Botanical Name: Origanum species
Growing oregano indoors allows you to have a ready supply of this culinary herb year-round.
Oregano is a shrubby perennial. This tender herb grows in a bushy mound of oval, green leaves.
Tall clusters of lavender-to-purple flowers will appear in summer. Unless you plan to use the flowers for decoration, pinch them off as soon as you see them. By using the plant's energy for blooming, the oregano leaves will begin to lose their flavor.
The two most common varieties are common oregano (O. vulgare) and Greek oregano (O. vulgare hirtum). Common oregano is often rather bland. If you're growing oregano for cooking, you'll want Greek oregano. It has a zestier flavor and a much more pungent aroma. It looks like common oregano except for its white flowers.
Don't know how to grow oregano? It's easy. Native to the Mediterranean coast, it prefers a sunny spot and well-drained soil.
Oregano plant is easily killed by overwatering, so use a container with a drainage hole. Young plants should be kept moist, but oregano is drought-tolerant once established.
If you think oregano is just for pizza, you should know that there are many health benefits of oregano. This herb contains a big helping of carvacrol -- a natural antiviral and expectorant. It's effective as a tea for soothing stomach aches and as an inhalant for treating upper-respiratory congestion. When added to a bath, oregano helps to reduce muscle aches.
How to harvest oregano: You can harvest leaves anytime when the plant reaches 6 in (15 cm) tall. Cut stems off, leaving at least 2 inches of growth above the soil. Even if you just want the leaves, cut the whole stem before stripping away the leaves.
Harvesting oregano tip: Pick oregano leaves early in the morning to get their best flavor and fragrance. That's when their oil concentration is strongest. You'll also get the best flavor by harvesting leaves before the plant starts to flower.
Drying oregano: This is one of the few herbs that keeps its flavor after it is dried. Here's how to dry oregano: Cut off stems and tie in 1 inch bunches with string, leaving a loop for hanging. Hang them upside down and allow them to dry naturally in a dry, dark place. Want to dry them in a hurry? Microwave them. Place several sprigs on a paper towel, cover with another paper towel and microwave at full power for about 2 minutes.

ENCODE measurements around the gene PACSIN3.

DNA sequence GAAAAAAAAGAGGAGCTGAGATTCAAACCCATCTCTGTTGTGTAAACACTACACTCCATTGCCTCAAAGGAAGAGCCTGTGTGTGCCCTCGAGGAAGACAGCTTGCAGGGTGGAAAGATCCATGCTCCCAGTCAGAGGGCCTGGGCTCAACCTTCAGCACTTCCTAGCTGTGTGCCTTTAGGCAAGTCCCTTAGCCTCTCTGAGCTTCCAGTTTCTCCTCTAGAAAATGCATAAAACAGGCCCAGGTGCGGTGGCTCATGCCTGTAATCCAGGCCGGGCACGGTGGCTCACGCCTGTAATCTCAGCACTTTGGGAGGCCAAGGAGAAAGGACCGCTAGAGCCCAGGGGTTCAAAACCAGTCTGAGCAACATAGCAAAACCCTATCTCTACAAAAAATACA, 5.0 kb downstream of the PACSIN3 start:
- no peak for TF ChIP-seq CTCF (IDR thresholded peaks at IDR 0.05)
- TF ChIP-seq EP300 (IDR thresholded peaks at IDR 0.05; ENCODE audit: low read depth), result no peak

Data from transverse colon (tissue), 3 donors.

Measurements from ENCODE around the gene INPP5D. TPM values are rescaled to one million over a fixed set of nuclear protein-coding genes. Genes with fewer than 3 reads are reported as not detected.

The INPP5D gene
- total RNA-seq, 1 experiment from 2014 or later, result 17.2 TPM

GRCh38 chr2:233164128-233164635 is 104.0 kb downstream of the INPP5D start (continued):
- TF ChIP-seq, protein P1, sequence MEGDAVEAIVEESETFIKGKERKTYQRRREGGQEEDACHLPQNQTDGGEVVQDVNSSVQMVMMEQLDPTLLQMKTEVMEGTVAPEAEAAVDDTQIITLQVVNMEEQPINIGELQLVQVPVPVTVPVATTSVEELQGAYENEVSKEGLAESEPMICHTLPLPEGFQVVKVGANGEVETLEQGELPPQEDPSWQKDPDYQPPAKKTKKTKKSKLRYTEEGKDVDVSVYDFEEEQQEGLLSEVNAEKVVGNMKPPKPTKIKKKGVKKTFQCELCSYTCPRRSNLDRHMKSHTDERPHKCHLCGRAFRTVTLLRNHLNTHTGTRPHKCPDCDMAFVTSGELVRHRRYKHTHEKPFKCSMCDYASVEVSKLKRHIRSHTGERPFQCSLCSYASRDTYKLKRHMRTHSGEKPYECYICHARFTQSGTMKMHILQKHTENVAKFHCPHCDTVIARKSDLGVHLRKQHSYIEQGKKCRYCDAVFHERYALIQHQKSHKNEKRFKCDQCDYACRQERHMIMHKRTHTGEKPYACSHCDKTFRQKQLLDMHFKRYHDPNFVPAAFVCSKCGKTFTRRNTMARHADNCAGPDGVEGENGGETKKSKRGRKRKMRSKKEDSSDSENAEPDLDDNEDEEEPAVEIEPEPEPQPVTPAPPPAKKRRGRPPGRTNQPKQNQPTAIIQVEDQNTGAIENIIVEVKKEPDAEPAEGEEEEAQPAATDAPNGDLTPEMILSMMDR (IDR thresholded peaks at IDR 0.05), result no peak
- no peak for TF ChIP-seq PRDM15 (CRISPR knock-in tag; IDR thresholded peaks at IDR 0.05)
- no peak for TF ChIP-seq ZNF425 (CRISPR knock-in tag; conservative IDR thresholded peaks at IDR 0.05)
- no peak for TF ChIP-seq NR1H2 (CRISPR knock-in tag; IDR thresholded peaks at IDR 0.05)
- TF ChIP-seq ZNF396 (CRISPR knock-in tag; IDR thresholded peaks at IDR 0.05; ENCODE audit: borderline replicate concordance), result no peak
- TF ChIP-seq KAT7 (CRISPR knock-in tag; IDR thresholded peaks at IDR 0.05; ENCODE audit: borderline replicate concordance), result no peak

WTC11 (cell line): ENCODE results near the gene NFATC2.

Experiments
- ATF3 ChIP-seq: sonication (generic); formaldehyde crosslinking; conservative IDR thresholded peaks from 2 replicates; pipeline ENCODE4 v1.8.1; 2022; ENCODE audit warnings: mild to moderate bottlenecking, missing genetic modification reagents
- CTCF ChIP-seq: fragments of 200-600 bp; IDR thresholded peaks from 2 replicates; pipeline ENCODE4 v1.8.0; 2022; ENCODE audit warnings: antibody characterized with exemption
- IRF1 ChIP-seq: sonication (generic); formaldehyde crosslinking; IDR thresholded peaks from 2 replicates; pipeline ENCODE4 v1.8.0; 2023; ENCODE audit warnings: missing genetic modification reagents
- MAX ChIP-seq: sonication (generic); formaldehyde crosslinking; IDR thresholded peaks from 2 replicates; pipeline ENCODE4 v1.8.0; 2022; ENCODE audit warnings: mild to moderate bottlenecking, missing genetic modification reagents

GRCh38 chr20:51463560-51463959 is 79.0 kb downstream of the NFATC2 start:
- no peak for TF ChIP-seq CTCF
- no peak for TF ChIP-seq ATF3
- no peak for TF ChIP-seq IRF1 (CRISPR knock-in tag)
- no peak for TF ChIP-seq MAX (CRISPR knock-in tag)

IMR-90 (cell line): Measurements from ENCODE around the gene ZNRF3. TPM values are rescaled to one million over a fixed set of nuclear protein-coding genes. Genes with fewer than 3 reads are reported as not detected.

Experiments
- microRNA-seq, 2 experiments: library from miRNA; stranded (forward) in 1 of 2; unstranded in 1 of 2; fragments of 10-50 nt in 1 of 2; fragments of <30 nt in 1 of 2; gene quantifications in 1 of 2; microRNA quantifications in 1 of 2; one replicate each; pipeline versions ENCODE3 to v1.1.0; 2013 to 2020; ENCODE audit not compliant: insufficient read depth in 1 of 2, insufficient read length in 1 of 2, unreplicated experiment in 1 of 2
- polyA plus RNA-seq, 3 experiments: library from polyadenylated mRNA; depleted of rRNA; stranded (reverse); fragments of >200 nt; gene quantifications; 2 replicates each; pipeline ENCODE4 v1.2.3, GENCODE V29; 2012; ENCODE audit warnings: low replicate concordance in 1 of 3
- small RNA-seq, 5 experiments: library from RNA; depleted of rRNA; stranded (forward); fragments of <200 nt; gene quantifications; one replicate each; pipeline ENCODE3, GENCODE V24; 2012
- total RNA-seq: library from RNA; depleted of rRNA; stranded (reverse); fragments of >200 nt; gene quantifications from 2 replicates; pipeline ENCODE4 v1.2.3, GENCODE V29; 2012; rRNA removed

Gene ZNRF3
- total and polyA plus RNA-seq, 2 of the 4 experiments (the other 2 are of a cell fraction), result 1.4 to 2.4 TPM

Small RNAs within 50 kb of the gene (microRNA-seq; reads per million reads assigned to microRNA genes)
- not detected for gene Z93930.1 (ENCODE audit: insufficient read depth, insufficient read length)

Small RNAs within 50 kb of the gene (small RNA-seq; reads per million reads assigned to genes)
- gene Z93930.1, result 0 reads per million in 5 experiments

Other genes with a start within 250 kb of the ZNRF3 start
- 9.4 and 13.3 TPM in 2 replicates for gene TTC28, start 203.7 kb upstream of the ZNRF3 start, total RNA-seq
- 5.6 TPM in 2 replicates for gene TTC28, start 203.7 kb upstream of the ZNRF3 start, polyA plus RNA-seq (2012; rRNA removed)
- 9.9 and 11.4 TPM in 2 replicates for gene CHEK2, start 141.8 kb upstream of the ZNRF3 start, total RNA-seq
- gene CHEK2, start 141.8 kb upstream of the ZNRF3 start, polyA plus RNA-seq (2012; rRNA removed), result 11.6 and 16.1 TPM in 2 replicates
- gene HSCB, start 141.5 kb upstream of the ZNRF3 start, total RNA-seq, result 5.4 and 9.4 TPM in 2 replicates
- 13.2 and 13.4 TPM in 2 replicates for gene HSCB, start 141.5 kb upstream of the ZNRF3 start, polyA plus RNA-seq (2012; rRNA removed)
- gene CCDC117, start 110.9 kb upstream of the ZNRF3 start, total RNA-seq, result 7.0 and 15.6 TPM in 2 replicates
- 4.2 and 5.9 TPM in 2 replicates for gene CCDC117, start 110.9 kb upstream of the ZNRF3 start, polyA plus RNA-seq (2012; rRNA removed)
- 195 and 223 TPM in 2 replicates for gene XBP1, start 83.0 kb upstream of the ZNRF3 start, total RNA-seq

Height: 12-18 inches (30-50 cm)
Light: Bright light to full sun. At least 6 hours of direct sun per day. Turn plant for even growth because it will tend to grow toward the light source. If growing oregano under fluorescent light, keep the light 6 in (15 cm) above the plant and leave it on for 14 hours a day. This is the equivalent of 6 hours of sun.
Water: Keep soil evenly moist.
Humidity: Average room humidity.
Temperature: Average room temperatures 60-75°F/16-24°C.
Soil: Plant in sandy, well-drained soil to prevent root rot. Mix 1 part all-purpose potting mix with 1 part sharp sand. Or, you can use cactus potting mix.
Fertilizer: Feed every 2 weeks spring through fall with a balanced liquid fertilizer diluted by half.
Propagation: Seeds, division or stem cuttings. Growing oregano from seed often gets unpredictable results. The new plants may not be anything like the parent plant. Your best bet is to buy oregano plants and plant them one per pot. Their shallow, creeping roots spread quickly, giving you new plants. Divide 2- to 3- year-old plants in spring and pot them up separately. Take stem tip cuttings in spring.
Give oregano some direct sun. At least 6 hours of direct sunlight during the growing season will help it grow lush and full.
If you can't put it in a south- or west-facing window, growing oregano under artificial light is a good option.
You can move your plant outdoors for the summer, just be sure to bring it back indoors before the first frost.
You may find oregano for sale as wild marjoram or pot marjoram. I highly recommend Greek oregano for cooking.
Some ornamental varieties include: 'Jim Best' with green leaves splashed with gold, and 'Silver Anniversary' with a low-growing habit and green and white variegated leaves.
Oregano can be found growing wild along the rocky coastline of the Mediterranean Sea.
Give it plenty of sunshine and sandy soil and growing oregano in your kitchen is a breeze.
For cooking: Fresh or dried -- oregano leaves are essential for tomato-based pasta and pizza sauces.
Oregano's robust flavor also complements hearty chicken dishes, and adds zest to soups, veggies, and salads.
For display: Ornamental varieties have little flavor, but add color and contrast among other plants. 'Aureum' has a creeping habit with bronze foliage that will spill over the side of a container.
For crafting: Dry bunches of flowering oregano and combine them with other herbs and flowers in dried arrangements.